Chubby: Review. By Hugues Porquier.
Chubby is a short film by Dusty Mancinelli and Madeleine Sims-Fewer. It premiered on October 2, 2019 at the Vancour International Film Festival where it was nominated for the “Best Canadian Short”.
In others festivals Chubby won “Special Mention” at the Loudoun Arts Film Festival, “Silver Dragon” at the Krakow Film Festival and “Canadian Film Fest Special Jury Award” at the Canadian Film Fes as well as numerous nominations.
In this 21-minutes film, two time lines intertwine.
In the first one we follow Jude, a 10 year old girl (played by Maya Harman) and her uncle Noah (played by Jesse LaVercombe).
During the first moments of the film, we can think we are dealing with a completely banal relationship between an uncle and his niece.
But we quickly understand that the hold that Noah is developing on Jude is terrible and inappropriate.
As the minutes go by, an unhealthy atmosphere emerges from the conversation between them. They will start a game of dare that will bring the unthinkable.
In the second time line, which takes place some time later, we are immersed in a Christmas family dinner, the meal is being prepared and we wait for Noah’s arrival.
In this part, Jude will act in a very dangerous way towards a young boy of her family. During a so-called game, she will try to suffocate him with a plastic bag. This scene, which lasts only a few seconds, seems endless and is really disturbing.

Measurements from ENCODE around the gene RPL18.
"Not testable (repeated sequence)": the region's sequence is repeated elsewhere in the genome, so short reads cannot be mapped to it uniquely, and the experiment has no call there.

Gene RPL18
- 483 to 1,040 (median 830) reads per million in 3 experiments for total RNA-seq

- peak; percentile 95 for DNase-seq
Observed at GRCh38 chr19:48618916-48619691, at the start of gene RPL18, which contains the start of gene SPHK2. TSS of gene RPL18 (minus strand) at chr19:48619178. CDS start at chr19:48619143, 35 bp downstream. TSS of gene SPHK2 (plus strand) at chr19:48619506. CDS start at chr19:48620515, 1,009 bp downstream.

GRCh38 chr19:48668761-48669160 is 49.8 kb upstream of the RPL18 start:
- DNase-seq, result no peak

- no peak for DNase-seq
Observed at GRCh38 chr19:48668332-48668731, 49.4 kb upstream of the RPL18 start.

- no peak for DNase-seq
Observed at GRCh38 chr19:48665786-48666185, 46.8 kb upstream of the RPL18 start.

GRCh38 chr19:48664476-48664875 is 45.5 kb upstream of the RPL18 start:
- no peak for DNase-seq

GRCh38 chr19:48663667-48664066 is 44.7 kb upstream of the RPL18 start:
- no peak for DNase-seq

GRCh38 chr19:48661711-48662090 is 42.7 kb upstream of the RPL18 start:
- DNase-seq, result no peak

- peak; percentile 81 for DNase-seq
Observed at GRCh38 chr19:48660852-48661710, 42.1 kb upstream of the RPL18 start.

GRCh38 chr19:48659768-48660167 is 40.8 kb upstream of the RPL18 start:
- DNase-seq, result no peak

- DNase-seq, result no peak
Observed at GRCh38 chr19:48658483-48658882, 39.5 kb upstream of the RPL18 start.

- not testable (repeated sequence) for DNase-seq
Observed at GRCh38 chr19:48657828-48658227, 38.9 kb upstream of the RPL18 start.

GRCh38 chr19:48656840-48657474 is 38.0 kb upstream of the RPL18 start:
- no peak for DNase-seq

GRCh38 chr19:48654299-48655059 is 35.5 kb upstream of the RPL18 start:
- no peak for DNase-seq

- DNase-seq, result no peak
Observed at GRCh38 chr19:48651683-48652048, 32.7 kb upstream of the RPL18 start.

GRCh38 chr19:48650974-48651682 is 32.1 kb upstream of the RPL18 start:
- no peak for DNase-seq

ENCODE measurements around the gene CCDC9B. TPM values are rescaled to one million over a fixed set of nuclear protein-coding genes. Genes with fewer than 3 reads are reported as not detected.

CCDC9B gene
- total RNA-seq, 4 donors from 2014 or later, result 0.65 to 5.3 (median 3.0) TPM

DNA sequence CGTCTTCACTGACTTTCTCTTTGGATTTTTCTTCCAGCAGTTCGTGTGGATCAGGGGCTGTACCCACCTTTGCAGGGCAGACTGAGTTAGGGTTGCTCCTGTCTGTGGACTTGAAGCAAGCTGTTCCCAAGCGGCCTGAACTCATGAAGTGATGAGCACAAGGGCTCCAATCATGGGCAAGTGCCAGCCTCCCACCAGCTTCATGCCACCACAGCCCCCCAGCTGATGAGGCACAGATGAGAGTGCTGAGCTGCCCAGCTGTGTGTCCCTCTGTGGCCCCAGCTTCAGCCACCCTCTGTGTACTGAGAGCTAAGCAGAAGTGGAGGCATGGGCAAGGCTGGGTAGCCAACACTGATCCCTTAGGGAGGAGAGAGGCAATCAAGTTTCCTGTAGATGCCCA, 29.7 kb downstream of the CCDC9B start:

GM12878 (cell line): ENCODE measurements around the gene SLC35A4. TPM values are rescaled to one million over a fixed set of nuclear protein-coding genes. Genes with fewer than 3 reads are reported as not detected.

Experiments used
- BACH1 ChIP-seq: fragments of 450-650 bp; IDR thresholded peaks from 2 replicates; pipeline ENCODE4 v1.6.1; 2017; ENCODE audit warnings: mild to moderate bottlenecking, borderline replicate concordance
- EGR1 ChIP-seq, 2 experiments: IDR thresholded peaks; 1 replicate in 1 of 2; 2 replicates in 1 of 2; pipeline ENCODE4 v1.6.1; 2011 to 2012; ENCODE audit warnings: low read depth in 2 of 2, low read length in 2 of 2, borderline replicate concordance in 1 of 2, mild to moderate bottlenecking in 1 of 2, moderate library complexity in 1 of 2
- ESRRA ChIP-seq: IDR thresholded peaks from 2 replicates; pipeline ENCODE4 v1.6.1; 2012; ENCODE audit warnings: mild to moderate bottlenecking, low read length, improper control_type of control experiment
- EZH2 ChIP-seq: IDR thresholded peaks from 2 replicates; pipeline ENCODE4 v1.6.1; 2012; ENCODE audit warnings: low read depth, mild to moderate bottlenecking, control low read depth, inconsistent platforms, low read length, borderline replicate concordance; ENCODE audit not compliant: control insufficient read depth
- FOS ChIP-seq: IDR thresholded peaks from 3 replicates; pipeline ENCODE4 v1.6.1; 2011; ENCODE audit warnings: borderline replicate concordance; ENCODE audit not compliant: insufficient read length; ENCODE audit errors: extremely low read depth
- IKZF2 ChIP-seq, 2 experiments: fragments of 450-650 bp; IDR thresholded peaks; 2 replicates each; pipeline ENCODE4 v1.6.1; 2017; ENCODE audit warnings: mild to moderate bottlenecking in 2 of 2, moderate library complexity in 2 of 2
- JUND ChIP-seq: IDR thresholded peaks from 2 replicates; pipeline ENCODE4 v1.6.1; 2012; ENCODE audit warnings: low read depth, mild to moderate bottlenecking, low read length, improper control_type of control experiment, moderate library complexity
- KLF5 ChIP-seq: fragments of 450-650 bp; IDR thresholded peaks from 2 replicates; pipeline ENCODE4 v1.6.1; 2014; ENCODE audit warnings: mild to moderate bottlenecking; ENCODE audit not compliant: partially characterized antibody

Following this attempt to suffocate, the tension rises gradually between the different members of the family.
The direction of Dusty Mancinelli and Madeleine Sims-Fewer works very well and makes the film look very realistic. Which, to be honest, is a good point for the film but a bad one for the viewer. Whether it’s during the game of dare or during the choking of the little one, the scenes are really heavy to watch and scary.
But the realistic aspect of this film is also induced by the incredible performance of Maya Harman, who despite her young age knew how to perfectly interpret such a sensitive subject. Jesse LaVercombe’s performance is also impressive, indeed, it can’t be easy to put oneself in the shoes of such a character.
This film makes us realize that danger can come from anywhere, even from an uncle, who is quite young and seems to be appreciated by the whole family. It also emphasizes the victim’s difficulty in speaking about it. And the guilt that overwhelms them when they have to put words on these horrors.
Chubby is frighteningly realistic, the film tackles a very sensitive subject in a very incisive and thoughtful way.
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